Wednesday, May 03, 2006


For all the people who are looking at this blog expecting to see me spew out my complete life of bullshit complaining about school and my love life, I'm sorry, turn away. This is for my Telecom-101 class. Yes, this is for a class, yipee. Anyway, I was looking at other peoples' blogs and mine is completely different. Am I screwing up? Am I making terrible points? I don't know shit about this class, honestly, I thought it was going to be the one about films or TV...I was wrong. I don't know anything about "information" or the "information age." I can't tell you why video-games control children's lives or how the media is affecting politics...becuase this isn't my bag, homie. I'm an english major, this is fulfilling a requirement. I don't mean to complain, but we're treated like we're informatics majors in this class. I am not that at all. I don't even know what informatics is, im surprised I can spell it. So, I'm sorry if this is not what is required, or what is wanted, but this is what I've got to bring to the table. It may not be a lot, but at least it'll tide us over for a little bit. I love you, Thom (my teacher) and enjoy what I've got.

The oscars: Brokeback vs. Crash

In the IDS a while back there was an article about how "Crash" shouldn't have won the Oscar for best movie, but that "Brokeback Mountain" should have. The article complained about how the academy was taking the easy way out because it didn't want to seem too liberal by choosing a movie about gay cowboys as best picture. I think that's total bullshit. I mean, for the people who saw "Brokeback Mountain" and thought that it deserved best picture, I agree with you, it was completely Oscar worthy. But for the people who think that the first reason was the only reason why it didn't win, then I disagree with you. It isn't because the academy was taking the easy way out, "Crash" deserved it more so. The writing was better, the cinematography was better, the diversity of the actors was better. Now, don't pull the "But they had to make out on camera!" bit on me, becuase, yeah so what? They did, but news flash, it's their job. I'm not saying their acting wasn't good, because it was, fabulous actually, but the acting in "Crash" out did it. Ryan Phillipe came out of the wood work on this one, and Terrance Howard, I mean, come on, Terrance fucking Howard.
And the script. Again, I'm not saying "Brokeback" wasn't well written, the line "I just don't know how to quit you" is amazing. But, in order for a movie to win the title of Best Picture, it has to be good in more than just one area. This is where "Crash" excelled. The writing for the different characters (and if you've seen the movie, that's a fuck load of characters) was so unique and true to each that it rolled over the screenplay for "Brokeback Mountain" numerous times. After awhile the writing seemed to slack a little and got a little monotonous. As did that song. That one with the It's stuck in my head. But in "Crash" the tempo never dropped, once the movie hit its climax, which was late on in the film, it just dropped. It kept rising at an unbelievable rate and then hit the peak. Which, I understand, is supposed to happen, but this kept you sliding forward in your chair.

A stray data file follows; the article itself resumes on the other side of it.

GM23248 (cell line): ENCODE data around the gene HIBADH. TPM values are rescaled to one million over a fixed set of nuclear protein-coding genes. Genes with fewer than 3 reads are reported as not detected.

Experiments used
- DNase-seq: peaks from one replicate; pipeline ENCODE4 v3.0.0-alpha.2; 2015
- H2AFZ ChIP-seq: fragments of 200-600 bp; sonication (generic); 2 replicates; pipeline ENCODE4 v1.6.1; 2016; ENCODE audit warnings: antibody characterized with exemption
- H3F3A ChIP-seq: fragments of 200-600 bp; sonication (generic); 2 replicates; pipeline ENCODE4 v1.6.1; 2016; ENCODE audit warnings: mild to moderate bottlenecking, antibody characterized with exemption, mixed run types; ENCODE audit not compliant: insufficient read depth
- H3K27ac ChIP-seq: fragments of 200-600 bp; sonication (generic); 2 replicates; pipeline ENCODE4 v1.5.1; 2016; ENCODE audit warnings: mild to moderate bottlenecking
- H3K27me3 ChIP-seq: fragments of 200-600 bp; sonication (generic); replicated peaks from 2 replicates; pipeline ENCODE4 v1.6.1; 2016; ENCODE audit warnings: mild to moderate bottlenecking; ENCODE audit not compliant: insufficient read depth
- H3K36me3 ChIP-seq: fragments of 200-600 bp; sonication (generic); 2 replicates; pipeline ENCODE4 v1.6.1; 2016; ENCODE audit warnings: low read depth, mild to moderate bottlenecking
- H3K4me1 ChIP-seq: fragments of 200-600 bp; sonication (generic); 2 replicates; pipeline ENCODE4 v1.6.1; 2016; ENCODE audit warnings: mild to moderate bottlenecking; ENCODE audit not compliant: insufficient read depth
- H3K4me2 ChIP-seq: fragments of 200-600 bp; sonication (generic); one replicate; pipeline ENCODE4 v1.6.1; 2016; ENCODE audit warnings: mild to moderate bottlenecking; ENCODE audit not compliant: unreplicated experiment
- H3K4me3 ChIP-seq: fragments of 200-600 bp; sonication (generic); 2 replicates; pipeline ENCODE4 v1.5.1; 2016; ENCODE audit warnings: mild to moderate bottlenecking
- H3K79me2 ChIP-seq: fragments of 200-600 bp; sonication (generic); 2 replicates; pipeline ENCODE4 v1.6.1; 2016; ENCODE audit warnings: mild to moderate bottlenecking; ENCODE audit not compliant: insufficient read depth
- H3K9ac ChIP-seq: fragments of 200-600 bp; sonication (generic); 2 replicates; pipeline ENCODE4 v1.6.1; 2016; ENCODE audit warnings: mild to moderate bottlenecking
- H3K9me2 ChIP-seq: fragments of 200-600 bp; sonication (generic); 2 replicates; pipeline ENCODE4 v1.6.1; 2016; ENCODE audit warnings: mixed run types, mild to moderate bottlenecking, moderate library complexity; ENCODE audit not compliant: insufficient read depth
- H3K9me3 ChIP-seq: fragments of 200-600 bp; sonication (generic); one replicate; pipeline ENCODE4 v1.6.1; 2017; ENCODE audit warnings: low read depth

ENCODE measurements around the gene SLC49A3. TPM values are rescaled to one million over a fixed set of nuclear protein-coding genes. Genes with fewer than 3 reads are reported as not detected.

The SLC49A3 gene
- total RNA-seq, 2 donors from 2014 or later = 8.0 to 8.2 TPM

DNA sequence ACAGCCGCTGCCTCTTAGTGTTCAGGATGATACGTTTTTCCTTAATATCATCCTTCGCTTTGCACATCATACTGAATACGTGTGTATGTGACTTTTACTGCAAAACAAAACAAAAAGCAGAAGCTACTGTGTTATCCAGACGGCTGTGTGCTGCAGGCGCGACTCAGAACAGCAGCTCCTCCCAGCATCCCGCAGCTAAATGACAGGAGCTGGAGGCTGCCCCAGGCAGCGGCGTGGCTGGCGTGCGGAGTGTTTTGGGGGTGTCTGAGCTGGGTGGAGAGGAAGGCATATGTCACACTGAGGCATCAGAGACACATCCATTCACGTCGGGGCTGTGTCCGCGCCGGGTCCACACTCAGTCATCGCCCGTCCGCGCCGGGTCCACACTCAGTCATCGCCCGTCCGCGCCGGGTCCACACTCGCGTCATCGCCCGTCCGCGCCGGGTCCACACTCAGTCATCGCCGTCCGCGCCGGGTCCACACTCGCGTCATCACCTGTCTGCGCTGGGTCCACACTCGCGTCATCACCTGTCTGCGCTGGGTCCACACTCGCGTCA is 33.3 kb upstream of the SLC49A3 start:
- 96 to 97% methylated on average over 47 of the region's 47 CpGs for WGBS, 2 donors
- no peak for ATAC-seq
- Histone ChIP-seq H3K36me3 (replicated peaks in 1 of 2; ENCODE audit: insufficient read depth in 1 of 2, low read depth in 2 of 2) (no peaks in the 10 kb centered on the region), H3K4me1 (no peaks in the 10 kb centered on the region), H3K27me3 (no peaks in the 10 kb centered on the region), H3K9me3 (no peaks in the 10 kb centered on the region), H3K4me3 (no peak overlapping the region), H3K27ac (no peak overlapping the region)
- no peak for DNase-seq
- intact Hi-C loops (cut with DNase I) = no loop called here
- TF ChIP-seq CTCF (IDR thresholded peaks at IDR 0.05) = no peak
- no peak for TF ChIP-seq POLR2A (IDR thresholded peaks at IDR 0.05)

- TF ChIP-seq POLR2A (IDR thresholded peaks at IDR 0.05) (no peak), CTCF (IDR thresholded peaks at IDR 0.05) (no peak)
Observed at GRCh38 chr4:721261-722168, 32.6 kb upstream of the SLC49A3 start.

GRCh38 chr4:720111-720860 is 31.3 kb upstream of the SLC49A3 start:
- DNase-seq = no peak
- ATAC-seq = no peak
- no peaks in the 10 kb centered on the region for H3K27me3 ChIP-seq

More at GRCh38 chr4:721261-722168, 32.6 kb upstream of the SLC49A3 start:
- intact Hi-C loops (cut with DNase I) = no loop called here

Which did I like better? "Crash." Do I think it deserved best picture? Yes. Do I think that the reason why "Brokeback Mountain" didn't win is becuase the academy is filled with liberals not wanting to be shit on? No. I don't. I'm sorry if you disagree, but I mean, "Capote" didn't win either, so fuck off.

A World of Fear: Identity Theft

Now, I don't know much about how a person steals one's identity, but I do know one thing...with all the hype about it and the saftey precautions that my dad goes to, it scares the living hell out of me. I don't know what to not throw away, I don't know what to rip up when I throw it away. I don't know much of anything, and that's what scares me the most. My dad just recently bought a paper shredder with a CD shredder built in. Now, I don't know much as I said, but that's crazy. The fact that people have to go to the extent of shredding CD's to cover up their identity scares me even more. Why should we have to go to as great of an extent as we have to? I just think that there should be a better system for people. It shouldn't be so easy.
How do we go about doing that? Now, I can't really give a good way to because as I said, I don't know much about it, but maybe there could be a more secure system to online buying through ebay and other online stores. I know that it has to be specific to make sure that the purchase is actually going to the person who it is billed to, but there could be a more secure way to make sure. Security passwords are a good idea, but they can only go so far. Most passwords are figured out and then people have to go and change it causing them to change other passwords if they're the same, or creating a new account in general.